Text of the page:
Historically, Admiralty has always been lacking in Japanese dining options – Pacific Place diners were forced to choose between the über expensive Nadaman and the very mediocre Kikuzen. However that is all changing, with the recent arrival of Roka, and now Shiro. Decked out in stylish black and white, Shiro’s combination of bar and table dining offers good seating choices for both groups and singletons on the go. Reservations made, we arrived at 1pm sharp to find customers spilling out all over the mall, many hovering over the overwhelmed hostess. Ready to throw a hissy fit if our table was not ready, we were surprised to be seated within five minutes, with plenty of (unnecessary) apologies for the delay by the staff.
While most think of Shiro as a sushi bar (they boast fish direct from Tsukiji), there are quite a few choices of cooked dishes, too. We started with a sashimi combination platter ($158), an excellent presentation of sake (salmon), meguro (tuna), hamachi (yellow tail), ama ebi (sweet shrimp), and kampachi, an ocean or farm raised type of yellowtail that is being touted by sushi chefs around the world as the next big thing. While we’ve certainly had tastier cuts at Tsukiji, the selection at Shiro is still extremely fresh, although the meguro was a bit bland. We also prefer kampachi that has been raised in Kona, Hawaii, as it has a sweeter taste and a softer texture.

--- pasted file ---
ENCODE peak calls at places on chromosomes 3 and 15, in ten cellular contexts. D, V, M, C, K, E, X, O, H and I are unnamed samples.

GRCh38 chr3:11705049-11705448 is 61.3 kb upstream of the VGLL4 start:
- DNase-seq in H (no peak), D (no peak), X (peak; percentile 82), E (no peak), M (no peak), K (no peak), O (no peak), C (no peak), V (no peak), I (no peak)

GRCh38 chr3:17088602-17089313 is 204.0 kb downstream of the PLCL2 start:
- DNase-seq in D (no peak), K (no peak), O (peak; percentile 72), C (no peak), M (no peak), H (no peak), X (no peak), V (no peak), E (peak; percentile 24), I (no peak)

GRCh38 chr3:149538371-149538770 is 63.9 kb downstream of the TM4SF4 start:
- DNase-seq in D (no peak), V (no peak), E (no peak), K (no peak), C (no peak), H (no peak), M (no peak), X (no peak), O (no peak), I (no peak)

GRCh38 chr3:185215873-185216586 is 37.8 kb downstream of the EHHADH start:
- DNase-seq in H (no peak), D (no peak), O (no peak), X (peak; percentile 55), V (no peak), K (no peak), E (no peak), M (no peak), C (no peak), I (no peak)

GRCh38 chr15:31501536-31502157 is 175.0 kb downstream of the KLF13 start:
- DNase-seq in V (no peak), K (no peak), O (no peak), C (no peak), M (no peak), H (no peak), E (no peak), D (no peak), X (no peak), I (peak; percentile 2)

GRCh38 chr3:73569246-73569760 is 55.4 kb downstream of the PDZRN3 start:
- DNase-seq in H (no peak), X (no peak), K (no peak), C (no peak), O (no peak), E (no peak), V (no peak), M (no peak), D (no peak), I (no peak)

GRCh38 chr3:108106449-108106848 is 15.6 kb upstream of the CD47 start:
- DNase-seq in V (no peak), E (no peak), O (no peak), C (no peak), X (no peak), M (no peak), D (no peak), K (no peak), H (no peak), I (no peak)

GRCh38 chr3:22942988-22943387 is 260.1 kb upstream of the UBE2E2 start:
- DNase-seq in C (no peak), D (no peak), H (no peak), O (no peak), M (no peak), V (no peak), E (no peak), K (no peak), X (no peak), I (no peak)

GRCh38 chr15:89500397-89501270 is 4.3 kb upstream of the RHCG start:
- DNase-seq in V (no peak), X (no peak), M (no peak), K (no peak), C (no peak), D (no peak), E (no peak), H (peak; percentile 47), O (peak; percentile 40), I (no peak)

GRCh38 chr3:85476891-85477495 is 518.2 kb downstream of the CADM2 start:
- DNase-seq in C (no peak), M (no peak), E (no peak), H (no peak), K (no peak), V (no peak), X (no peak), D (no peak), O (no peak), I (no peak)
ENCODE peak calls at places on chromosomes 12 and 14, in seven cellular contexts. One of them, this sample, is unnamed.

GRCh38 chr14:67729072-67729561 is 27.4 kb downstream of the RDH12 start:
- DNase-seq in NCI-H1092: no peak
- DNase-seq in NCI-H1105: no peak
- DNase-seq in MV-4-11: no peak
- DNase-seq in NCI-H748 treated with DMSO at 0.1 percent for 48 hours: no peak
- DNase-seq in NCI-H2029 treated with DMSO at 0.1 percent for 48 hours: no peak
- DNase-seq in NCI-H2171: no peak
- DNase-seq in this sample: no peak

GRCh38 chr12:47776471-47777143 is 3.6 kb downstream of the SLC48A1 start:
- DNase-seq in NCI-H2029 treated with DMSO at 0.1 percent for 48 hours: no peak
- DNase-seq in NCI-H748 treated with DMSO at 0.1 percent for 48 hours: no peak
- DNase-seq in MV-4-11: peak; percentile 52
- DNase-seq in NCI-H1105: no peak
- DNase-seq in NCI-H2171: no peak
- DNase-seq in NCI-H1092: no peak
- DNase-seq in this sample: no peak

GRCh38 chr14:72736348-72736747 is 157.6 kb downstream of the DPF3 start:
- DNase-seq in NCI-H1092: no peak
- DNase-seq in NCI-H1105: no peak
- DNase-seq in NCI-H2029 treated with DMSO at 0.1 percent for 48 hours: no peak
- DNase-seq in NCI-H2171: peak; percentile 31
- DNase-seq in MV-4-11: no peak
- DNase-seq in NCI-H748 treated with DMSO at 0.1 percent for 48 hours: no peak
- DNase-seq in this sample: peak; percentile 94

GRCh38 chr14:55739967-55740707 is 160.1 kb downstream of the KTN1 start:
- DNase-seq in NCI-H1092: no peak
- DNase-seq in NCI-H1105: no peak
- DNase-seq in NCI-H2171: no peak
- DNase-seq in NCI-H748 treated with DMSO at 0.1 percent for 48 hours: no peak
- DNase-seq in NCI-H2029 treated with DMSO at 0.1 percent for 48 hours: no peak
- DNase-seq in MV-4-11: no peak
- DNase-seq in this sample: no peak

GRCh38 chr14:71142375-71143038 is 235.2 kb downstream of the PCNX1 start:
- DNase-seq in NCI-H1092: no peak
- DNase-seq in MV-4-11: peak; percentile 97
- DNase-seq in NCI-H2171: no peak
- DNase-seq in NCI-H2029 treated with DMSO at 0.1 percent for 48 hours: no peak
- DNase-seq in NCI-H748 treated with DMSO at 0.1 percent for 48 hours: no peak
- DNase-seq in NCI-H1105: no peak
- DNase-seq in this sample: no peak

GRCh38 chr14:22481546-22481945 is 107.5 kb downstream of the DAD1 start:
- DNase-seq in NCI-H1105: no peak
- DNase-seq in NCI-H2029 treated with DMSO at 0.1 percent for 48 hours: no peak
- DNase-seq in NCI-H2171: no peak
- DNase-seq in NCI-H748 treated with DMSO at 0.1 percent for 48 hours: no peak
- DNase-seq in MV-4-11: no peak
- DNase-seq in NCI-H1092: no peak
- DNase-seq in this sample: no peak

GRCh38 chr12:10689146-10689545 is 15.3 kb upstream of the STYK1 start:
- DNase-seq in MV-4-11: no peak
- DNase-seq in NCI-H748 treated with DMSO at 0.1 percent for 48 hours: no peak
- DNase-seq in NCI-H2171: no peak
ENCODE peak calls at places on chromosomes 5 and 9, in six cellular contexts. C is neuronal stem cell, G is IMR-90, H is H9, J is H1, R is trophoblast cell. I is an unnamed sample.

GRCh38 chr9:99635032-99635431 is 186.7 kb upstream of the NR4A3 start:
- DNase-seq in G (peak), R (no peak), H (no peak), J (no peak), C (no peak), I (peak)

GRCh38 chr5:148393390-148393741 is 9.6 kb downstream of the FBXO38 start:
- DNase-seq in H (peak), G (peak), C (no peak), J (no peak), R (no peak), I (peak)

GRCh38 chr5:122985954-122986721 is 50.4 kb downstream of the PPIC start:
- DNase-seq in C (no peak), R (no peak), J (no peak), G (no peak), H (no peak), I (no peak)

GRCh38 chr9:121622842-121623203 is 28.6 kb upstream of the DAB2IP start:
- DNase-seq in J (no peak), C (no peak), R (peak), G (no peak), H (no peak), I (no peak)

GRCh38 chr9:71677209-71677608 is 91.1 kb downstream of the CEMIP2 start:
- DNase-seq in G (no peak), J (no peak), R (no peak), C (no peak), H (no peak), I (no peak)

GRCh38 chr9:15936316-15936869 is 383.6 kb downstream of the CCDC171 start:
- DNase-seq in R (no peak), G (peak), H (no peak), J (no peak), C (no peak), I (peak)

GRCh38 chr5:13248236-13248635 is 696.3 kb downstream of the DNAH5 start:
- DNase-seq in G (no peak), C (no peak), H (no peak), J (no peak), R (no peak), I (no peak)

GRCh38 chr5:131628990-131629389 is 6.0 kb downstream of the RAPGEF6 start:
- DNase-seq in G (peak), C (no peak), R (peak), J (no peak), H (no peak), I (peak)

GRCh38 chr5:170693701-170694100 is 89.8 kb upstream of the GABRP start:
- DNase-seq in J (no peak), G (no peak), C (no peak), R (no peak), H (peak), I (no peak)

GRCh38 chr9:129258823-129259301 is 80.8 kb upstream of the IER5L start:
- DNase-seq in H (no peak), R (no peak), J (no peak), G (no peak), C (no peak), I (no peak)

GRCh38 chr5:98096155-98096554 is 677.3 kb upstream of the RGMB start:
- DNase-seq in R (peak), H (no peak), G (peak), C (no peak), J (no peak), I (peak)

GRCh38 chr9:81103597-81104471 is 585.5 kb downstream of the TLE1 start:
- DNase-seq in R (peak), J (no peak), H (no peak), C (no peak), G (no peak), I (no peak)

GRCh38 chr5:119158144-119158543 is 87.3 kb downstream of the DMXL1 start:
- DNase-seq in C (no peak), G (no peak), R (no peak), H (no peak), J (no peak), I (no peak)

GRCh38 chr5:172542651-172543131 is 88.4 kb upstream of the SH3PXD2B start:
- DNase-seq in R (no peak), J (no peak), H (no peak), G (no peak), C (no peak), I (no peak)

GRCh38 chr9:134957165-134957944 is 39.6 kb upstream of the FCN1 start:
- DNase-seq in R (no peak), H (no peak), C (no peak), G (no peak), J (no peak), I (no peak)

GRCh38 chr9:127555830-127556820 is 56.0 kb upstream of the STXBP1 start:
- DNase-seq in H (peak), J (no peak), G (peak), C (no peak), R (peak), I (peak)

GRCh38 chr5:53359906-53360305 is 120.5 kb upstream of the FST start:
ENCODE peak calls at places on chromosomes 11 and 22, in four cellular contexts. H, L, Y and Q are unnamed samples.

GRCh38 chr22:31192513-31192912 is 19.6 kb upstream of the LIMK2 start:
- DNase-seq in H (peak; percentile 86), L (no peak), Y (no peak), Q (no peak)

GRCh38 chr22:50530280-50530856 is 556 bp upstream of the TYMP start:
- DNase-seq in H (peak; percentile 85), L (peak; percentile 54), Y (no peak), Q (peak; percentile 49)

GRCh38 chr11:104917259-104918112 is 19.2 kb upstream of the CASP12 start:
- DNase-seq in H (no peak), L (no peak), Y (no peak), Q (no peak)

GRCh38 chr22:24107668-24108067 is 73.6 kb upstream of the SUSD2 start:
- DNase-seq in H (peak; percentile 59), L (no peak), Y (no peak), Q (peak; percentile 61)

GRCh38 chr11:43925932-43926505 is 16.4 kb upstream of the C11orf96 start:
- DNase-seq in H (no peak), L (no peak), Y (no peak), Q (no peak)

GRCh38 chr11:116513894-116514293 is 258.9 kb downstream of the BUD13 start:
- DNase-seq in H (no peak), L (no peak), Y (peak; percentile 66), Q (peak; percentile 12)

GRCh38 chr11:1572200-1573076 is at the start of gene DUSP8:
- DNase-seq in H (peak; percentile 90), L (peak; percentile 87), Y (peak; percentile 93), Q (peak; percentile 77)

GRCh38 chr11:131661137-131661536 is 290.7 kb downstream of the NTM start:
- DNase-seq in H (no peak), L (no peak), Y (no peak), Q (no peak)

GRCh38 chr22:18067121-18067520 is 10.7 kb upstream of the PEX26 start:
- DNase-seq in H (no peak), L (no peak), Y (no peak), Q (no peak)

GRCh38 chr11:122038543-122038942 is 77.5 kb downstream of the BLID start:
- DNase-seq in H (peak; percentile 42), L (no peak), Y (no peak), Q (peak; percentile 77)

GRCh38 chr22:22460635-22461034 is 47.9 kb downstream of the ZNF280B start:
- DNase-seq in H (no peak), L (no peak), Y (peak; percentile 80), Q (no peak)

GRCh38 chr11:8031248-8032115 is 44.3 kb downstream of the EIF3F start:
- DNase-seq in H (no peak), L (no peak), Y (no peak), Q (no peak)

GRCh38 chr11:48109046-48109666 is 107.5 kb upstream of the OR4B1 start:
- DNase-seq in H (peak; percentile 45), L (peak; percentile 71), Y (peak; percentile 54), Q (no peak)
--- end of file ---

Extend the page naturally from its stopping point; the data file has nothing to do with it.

In the mood for something more filling, we continued with some of the menu’s teishoku (set meals), opting for the teriyaki chicken ($138) and assorted tempura with udon ($168). Our expectations for the teriyaki were low, as this is traditionally a lazy dish for most chefs – broiling a piece of chicken thigh and drizzling sauce over it. But at Shiro it was prepared to perfection: succulent chunks of chicken had been marinated thoroughly in the house teriyaki sauce and then grilled, with their edges slightly burnt by the caramelised soy base sauce. And although it was served with just a miso shiro soup and very plain white rice (may we suggest using at least California calrose if Japanese imported rice is too expensive, but please don’t serve a plain, soggy variety), the chicken deserves full marks.
The tempura platter was solid too, with a mixture of large shrimps, green peppers, shitake with a light batter coating, and an appropriately warm ponchu dipping sauce. The accompanying udon had a thick, chewy texture, but for a classy place such as this we would’ve been more impressed with the Inaniwa variety.
The service was decent considering the wait staff were working non-stop. Requests were swiftly fulfilled and the impressive hostess addressed us by name. However, when the bill came, we were surprised that the tea and rice refills, which usually come complimentary at most fine Japanese restaurants, cost $10 and $20 per person respectively. Apart from that minor inconvenience, though, we will definitely be going back to Shiro. Leslie Chan
Level 1, Pacific Place, 88 Queensway, Admiralty, 2155 8066. Daily 11am-11pm. Meal for two without service: $500.
Level 1, Pacific Place, 88 Queensway, Admiralty